But since Razor G, one of the men in line to gain power was his cousin, the other two factions didn't trust him to be impartial. Looking for a possible impartial man to handle negotiations brought up Mike's name. He's got enough street cred that everyone will accept him as a negotiator. He's got enough of a reputation as a man who's capable of handling himself that he won't be easily intimidated. And he's got a reputation as a man with no vices. He can't be bought off with women, drugs, cars, or cash.
"Let me get this straight, you want me to mediate a takeover of power between three warring gang factions?"
"Exactly," Ricky said. "No matter what happens, or who you find for, all three groups have pledged that no harm will come to you or yours. And if anyone does break that truce, every other member will back you in taking care of the issue."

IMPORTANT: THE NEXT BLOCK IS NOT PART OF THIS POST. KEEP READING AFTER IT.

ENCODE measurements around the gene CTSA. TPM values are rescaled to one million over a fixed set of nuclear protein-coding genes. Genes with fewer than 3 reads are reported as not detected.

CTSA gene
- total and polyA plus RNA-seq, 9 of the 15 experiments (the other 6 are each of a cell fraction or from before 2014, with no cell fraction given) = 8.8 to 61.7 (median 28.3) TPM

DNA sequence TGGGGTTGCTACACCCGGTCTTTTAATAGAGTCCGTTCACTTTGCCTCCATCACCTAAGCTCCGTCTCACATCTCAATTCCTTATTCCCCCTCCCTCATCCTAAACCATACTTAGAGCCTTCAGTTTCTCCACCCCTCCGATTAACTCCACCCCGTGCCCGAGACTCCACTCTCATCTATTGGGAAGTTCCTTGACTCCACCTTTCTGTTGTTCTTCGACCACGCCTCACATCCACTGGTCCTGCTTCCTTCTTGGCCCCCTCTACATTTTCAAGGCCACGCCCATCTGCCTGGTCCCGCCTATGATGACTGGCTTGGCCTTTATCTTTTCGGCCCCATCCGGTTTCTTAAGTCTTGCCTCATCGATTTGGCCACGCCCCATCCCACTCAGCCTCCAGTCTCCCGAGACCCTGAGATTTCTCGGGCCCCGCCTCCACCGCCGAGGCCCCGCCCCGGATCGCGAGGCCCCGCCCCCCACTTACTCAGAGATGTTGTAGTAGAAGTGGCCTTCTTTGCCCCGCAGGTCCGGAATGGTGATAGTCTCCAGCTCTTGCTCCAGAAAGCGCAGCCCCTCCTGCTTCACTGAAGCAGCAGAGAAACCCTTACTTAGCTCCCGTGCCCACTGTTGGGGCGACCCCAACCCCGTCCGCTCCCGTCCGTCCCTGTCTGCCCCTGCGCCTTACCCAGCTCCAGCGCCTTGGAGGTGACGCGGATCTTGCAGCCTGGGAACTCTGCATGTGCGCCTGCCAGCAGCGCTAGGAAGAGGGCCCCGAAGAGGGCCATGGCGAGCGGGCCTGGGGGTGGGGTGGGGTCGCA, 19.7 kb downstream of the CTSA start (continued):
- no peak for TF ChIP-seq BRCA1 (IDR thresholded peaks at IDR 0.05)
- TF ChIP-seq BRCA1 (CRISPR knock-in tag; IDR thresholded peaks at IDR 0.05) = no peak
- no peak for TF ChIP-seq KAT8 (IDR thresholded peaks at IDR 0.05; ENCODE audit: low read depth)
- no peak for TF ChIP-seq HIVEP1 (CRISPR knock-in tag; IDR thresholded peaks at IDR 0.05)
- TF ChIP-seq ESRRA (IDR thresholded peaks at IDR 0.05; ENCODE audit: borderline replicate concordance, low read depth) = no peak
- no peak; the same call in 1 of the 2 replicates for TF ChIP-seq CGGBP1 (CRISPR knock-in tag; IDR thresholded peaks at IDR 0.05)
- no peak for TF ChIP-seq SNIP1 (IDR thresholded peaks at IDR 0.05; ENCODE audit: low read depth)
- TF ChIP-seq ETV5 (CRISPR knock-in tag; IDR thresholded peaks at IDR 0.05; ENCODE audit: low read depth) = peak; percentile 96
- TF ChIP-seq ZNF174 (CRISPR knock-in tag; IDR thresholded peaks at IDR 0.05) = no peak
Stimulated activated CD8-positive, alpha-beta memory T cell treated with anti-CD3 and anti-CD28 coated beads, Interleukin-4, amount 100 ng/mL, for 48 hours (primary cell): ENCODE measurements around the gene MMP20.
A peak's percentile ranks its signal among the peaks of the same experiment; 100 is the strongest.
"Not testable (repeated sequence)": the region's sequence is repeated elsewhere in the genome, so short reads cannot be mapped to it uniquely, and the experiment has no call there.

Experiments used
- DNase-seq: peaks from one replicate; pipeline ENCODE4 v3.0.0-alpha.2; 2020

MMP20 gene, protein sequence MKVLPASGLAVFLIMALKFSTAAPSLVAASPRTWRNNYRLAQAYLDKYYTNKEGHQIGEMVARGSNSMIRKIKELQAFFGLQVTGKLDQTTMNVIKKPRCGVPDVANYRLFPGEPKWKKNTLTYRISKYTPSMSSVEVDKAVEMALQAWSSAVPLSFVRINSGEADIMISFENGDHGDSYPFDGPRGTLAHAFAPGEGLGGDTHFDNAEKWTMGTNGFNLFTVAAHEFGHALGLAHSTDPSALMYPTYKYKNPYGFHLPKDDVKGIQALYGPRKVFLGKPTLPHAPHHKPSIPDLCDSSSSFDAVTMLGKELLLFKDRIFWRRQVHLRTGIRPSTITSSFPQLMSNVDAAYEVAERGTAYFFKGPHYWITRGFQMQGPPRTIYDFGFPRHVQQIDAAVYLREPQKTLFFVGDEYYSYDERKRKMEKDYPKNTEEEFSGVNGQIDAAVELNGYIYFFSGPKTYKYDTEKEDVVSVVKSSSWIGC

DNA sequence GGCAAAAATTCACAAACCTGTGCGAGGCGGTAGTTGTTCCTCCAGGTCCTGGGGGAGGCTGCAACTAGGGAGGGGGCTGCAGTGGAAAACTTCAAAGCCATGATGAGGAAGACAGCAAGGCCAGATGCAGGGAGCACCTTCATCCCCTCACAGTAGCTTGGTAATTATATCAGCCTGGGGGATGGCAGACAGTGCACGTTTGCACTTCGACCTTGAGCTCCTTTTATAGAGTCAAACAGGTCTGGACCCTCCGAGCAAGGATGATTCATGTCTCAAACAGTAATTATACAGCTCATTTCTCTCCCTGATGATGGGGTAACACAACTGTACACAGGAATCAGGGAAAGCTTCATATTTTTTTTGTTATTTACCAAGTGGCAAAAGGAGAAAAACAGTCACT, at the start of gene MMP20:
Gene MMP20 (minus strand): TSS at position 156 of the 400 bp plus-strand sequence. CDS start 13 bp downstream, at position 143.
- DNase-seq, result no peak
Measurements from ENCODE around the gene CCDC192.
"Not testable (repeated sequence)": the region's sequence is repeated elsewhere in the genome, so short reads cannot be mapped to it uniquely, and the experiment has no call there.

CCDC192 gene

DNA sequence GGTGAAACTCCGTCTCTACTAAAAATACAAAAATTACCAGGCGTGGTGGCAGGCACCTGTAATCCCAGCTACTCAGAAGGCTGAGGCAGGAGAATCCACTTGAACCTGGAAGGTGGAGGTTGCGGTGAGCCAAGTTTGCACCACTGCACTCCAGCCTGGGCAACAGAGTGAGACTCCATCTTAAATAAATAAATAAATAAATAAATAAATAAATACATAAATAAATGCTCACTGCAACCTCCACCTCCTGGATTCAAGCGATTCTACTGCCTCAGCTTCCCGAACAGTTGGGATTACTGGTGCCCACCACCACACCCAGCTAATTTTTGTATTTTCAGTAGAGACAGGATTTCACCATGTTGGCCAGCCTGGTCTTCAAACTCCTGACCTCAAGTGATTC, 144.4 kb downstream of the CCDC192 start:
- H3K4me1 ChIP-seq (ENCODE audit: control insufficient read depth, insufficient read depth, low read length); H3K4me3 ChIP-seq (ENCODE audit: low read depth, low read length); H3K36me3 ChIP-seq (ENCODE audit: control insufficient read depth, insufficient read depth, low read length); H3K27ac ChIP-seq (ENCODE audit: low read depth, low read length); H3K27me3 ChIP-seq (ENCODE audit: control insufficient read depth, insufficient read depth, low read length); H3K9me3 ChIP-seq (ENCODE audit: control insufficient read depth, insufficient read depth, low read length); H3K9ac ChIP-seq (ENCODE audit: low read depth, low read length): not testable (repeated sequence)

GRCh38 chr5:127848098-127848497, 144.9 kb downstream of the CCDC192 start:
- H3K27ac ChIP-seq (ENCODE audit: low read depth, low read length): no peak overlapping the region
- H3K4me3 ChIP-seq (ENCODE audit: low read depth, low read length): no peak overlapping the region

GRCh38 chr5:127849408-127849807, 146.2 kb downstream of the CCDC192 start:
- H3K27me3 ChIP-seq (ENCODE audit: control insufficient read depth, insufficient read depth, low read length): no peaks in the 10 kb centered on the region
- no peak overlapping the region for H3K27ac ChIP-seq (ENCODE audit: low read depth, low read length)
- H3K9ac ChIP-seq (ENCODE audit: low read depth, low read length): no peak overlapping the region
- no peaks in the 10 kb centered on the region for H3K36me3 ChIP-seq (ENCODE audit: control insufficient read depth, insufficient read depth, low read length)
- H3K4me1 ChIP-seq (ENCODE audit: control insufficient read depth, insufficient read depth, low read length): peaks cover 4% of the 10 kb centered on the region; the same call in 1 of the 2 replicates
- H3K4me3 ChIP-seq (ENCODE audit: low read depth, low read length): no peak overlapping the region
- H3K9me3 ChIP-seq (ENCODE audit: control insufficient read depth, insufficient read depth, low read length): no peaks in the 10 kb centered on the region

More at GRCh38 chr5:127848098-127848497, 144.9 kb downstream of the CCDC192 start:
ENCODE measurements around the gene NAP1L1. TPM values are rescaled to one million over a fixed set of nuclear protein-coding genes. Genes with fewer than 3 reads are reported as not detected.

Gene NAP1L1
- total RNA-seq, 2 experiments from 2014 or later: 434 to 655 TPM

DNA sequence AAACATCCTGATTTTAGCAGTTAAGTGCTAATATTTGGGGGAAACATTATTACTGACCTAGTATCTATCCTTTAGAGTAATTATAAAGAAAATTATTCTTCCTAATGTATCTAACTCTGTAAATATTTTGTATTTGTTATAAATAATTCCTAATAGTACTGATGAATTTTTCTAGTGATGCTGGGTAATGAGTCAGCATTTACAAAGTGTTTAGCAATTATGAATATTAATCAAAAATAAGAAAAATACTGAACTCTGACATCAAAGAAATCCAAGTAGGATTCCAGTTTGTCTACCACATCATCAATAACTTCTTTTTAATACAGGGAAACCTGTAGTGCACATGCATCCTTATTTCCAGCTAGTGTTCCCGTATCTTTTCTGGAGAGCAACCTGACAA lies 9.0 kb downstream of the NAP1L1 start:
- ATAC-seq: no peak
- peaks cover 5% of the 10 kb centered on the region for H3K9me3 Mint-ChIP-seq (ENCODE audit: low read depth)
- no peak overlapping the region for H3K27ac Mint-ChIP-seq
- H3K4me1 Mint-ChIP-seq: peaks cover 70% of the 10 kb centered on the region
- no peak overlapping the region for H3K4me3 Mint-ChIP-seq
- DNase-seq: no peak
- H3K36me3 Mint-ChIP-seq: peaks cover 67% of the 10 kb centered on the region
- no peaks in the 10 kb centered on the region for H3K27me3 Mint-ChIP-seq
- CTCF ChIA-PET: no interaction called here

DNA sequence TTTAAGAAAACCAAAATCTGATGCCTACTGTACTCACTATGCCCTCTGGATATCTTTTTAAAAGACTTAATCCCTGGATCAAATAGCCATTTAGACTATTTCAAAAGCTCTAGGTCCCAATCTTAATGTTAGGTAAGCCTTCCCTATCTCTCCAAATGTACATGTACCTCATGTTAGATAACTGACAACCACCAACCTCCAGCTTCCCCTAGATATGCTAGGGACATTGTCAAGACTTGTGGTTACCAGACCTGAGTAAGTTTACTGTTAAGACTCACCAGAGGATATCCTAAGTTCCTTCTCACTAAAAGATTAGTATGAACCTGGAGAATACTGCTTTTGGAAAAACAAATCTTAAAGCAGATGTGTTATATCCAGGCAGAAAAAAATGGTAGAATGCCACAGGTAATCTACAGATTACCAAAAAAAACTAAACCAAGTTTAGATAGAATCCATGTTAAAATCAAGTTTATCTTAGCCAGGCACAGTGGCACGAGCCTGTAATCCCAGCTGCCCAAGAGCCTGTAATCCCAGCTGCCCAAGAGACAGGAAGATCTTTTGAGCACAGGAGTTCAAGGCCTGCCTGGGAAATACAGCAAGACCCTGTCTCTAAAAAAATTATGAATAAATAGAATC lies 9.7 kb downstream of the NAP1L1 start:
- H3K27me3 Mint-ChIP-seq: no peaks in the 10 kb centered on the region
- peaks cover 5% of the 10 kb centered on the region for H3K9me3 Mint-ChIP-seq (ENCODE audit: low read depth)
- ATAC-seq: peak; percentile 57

"But they haven't pledged to abide by what deal I come up with?"
"No. This might only stop the fighting for as long as they're all talking. But it's a start."
"A start." He thinks about it. It certainly sounds like a job that won't involve shooting, at least not at him. Though part of him is wondering if this is some sort of play to take him out because he helped set up Sherrod in the first place. Would Ricky do that to him? Would Ricky even know if that was in the works?
"They really just want a mediator?"
"Just a mediator."
Sitting around, listening to tense and dangerous men talk might not be Mike's favorite pastime ever, but it's easier than being one of those tense and dangerous men.
A thought hits, with Fi pregnant, having a couple hundred extra pairs of eyes watching their back would be a good thing. Another thought hits, they don't have health insurance, and medical care is expensive.